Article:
We have expertise in diagnosis and treatment protocols for childhood cancers and blood disorders. We participate in current national clinical trials through the Children’s Oncology Group (COG).
Contact Us for specific information about your child’s health.
What is Ewing sarcoma in children?
Ewing sarcoma is a rare type of cancer. It’s most common in children and teens between
ages 10 and 19. It often grows in bone, but it can also grow in soft tissue that’s
connected to the bone. This may include tendons, ligaments, cartilage, or muscles.
Ewing sarcoma most often grows in:
Bones of the legs, hips (pelvis), and chest (such as the ribs or shoulder blades)
Soft tissue of the torso, arms, and legs
What causes Ewing sarcoma in a child?
The exact cause of Ewing sarcoma isn't known. The cancer is caused by changes in the
DNA of the cells. These changes aren't passed on from parents to children. They happen
What are the symptoms of Ewing sarcoma in a child?
Symptoms can vary in each child. They can include:
Pain around the site of the tumor that may come and go, but gets worse over time and
Swelling around the site of the tumor
A lump (mass)
A bone breaks for no known reason
The symptoms of Ewing sarcoma can be like other, more common health conditions. Make
sure your child sees a healthcare provider for a diagnosis.
How is Ewing sarcoma in children diagnosed in a child?
Your child's healthcare provider will ask about your child's health history and symptoms.
They will examine your child. Your child may be referred to a specialist. This may
be a bone specialist (orthopedic surgeon) or a bone cancer specialist (orthopedic
oncologist). Your child may have tests such as:
X-ray. An X-ray uses a small amount of radiation to take pictures of bones and other body
Blood tests. The blood may be tested to look for signs of Ewing sarcoma. They also help get an
idea of your child's overall health.
CT scan. This test uses a series of X-rays and a computer to make detailed images of the inside
of the body.
MRI. Large magnets, radio waves, and a computer are used to make detailed images of the
inside of the body.
Bone scan. A small amount of radioactive dye is put into your child's blood through a vein. The
whole body is then scanned. The dye shows up in areas of bone where there may be cancer.
Positron emission tomography (PET) scan. For this test, a radioactive sugar is put into the blood. Cancer cells use more of
the sugar than normal cells, so it collects in cancer cells. A special camera is used
to see where the radioactive sugar is in the body. A PET scan can sometimes find cancer
cells in other parts of the body, even when they can’t be seen by other tests. This
test is often combined with a CT scan. This is called a PET/CT scan.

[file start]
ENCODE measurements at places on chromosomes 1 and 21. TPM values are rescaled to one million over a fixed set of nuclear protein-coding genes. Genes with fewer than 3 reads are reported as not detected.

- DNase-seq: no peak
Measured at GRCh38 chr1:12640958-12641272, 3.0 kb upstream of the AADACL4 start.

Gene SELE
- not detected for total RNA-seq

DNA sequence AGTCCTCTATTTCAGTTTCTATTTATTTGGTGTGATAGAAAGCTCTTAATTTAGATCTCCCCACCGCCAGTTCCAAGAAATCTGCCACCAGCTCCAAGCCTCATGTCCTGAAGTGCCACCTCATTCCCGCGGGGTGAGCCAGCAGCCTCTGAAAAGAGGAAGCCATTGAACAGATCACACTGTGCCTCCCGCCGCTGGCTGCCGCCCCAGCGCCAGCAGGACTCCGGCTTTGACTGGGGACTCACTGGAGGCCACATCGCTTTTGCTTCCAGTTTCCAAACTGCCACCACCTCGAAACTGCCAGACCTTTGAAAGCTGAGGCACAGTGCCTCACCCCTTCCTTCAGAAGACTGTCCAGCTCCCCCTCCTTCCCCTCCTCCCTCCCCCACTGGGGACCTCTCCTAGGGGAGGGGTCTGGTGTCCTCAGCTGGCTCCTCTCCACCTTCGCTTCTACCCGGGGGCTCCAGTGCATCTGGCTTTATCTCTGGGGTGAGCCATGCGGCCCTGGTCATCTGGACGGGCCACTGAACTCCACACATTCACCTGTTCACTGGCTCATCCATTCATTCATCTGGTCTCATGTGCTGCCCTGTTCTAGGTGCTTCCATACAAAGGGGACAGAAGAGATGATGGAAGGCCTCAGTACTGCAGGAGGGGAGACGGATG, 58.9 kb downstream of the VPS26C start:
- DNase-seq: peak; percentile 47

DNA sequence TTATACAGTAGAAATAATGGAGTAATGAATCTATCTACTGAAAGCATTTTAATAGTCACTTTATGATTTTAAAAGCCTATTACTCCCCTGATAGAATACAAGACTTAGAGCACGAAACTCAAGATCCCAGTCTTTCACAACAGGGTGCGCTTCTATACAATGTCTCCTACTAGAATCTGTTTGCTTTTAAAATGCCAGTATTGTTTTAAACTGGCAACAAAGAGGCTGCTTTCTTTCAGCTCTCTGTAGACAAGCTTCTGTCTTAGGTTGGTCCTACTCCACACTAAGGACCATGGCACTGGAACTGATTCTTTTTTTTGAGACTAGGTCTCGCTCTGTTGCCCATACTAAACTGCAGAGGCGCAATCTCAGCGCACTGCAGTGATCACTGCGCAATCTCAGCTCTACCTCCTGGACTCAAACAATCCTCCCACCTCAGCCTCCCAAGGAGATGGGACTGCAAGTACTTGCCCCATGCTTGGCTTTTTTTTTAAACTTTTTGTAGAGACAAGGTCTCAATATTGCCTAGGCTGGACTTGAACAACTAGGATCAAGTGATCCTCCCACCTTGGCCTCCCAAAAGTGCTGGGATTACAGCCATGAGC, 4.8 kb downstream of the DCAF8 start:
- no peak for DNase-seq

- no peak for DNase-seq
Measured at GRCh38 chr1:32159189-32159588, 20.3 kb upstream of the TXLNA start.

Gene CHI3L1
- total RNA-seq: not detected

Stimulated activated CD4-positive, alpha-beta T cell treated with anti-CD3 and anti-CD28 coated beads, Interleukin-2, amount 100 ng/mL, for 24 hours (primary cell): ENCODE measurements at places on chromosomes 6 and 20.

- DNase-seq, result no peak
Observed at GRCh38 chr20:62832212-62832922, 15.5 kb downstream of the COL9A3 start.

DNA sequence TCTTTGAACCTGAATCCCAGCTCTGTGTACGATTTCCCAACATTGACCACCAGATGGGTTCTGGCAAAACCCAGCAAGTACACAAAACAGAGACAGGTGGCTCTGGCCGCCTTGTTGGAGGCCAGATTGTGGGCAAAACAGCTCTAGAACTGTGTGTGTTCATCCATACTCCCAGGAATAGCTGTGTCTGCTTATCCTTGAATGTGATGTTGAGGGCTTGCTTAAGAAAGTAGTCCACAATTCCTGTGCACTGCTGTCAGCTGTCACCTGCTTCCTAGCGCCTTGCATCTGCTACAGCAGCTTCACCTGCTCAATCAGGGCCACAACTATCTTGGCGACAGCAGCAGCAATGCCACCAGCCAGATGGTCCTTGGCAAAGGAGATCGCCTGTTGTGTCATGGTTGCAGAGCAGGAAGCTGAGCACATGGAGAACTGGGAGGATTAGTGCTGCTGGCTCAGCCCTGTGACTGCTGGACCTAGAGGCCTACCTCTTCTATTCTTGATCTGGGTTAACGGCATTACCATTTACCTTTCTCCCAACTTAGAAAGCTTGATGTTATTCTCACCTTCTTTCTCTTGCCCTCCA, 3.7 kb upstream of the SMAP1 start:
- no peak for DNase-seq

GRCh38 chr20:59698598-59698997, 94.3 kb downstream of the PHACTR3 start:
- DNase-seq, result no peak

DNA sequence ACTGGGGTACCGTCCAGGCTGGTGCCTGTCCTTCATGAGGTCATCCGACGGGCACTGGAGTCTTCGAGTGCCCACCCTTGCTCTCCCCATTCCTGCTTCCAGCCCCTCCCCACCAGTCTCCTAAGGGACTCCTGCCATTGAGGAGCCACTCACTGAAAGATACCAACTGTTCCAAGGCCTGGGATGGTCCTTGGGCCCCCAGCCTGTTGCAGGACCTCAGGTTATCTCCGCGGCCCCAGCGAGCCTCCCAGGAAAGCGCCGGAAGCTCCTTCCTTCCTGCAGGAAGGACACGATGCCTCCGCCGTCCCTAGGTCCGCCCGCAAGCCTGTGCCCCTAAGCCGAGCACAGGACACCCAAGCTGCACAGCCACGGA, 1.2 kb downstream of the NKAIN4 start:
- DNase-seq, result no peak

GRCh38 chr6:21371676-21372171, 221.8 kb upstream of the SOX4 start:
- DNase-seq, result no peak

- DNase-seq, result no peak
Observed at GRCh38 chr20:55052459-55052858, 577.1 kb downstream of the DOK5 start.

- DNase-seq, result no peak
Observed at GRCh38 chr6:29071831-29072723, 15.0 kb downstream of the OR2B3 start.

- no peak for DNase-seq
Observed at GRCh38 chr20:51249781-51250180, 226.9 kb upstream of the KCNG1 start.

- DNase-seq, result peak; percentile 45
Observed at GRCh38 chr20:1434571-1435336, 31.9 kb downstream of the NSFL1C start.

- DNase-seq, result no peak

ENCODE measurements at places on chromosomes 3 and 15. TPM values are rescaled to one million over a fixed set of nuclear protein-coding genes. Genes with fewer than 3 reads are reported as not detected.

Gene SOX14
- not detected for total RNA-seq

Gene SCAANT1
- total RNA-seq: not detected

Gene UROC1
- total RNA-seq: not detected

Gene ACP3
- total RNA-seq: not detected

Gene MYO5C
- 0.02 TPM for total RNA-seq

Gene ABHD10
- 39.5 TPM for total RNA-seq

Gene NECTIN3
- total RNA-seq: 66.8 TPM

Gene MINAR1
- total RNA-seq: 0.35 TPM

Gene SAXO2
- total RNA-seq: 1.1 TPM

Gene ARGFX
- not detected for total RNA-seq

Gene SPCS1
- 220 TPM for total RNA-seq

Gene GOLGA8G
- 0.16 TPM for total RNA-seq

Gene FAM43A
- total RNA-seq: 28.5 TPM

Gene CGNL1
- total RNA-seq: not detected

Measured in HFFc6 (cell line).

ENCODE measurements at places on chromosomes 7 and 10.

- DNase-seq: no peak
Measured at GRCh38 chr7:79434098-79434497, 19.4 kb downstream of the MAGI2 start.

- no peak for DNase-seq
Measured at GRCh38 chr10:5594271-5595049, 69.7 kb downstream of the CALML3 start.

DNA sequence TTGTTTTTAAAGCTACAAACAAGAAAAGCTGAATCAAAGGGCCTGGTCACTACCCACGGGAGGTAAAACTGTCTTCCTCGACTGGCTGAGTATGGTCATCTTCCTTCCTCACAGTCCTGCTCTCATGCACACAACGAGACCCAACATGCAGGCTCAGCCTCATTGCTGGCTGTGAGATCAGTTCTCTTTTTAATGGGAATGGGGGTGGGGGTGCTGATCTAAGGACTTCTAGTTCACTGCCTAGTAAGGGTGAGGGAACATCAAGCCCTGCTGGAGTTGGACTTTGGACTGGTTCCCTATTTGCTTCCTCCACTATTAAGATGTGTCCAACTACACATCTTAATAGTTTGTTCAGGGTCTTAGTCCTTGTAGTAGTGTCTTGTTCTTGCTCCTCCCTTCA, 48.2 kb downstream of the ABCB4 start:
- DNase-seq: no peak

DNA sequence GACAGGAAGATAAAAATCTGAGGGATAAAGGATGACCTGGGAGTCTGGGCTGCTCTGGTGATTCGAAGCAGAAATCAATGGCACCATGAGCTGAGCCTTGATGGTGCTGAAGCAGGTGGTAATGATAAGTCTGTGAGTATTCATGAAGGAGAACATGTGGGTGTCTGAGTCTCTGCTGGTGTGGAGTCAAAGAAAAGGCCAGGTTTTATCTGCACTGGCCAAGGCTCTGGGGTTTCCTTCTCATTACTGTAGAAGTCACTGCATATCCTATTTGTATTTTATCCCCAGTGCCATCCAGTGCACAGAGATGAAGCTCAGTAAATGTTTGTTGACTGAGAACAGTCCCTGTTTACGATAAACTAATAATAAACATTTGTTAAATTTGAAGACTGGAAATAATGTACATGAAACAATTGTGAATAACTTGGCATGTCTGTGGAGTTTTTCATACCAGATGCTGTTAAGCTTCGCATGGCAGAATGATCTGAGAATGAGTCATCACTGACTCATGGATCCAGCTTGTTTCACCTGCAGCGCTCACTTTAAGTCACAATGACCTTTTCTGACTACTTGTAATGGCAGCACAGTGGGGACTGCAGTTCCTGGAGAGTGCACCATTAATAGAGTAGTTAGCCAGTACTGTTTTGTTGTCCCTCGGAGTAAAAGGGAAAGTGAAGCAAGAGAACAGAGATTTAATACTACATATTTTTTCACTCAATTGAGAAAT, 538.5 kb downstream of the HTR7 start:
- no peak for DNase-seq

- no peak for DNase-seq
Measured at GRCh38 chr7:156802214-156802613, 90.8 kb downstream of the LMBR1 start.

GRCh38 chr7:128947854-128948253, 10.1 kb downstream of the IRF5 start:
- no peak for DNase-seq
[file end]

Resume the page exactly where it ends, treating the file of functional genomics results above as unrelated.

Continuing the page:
Bone marrow aspiration or biopsy. Bone marrow is the spongy center of some bones. It’s where blood cells are made. A small
amount of bone marrow may be taken out with a needle. This is called aspiration. Or
a solid core bone marrow tissue may be taken. This is called a core biopsy. Bone marrow
is most often taken from the hip bone. This test may be done to see if cancer cells
have spread into the bone marrow.
Tumor biopsy. A biopsy is done by taking out a small piece (sample) of the tumor. It might be done
with a needle or by a surgical cut (incision). The sample is sent to a lab and tested
for cancer cells. A biopsy is needed to diagnose sarcomas.
After a diagnosis of Ewing sarcoma, your child may need other tests. These help the
healthcare providers learn more about the cancer. They can show how much and how far
the cancer has spread (metastasized) in your child's body. A stage grouping is then
Staging Ewing sarcoma
Stage groupings can have a value of 1 to 4. They are written as Roman numerals I,
II, III, and IV. The higher the number, the more cancer there is and the more it has
spread from where it first started. Letters and numbers can be used after the Roman
numeral to give more details.
More commonly, providers classify Ewing tumor as localized or metastatic.
Localized tumors are only in the bone where they started and maybe in nearby tissues
like muscles or tendons.
Metastatic Ewing sarcoma has clearly spread when looking at imaging scans. Most of
the time, it spreads to other bones, the lungs, or the bone marrow. Less often, it
can spread to the liver or lymph nodes.
The stage of a cancer is one of the most important things to know when deciding how
to treat it. Be sure to ask your child's healthcare provider to explain the stage
of your child's cancer in a way you can understand.
How is Ewing sarcoma in children treated in a child?
Treatment depends on the stage and other factors. Ewing sarcoma can be treated with
any of these. Many times, more than 1 treatment is used:
Surgery. Surgery may be done to remove the tumor. Surgery methods used are often able to save
an arm or leg so that it doesn't need to be amputated. This is called limb-salvage
or limb-sparing surgery.
Chemotherapy (chemo). This treatment uses strong drugs that kill cancer cells. Chemo is often given before
surgery. It may also be given after surgery. Chemo is given in cycles with periods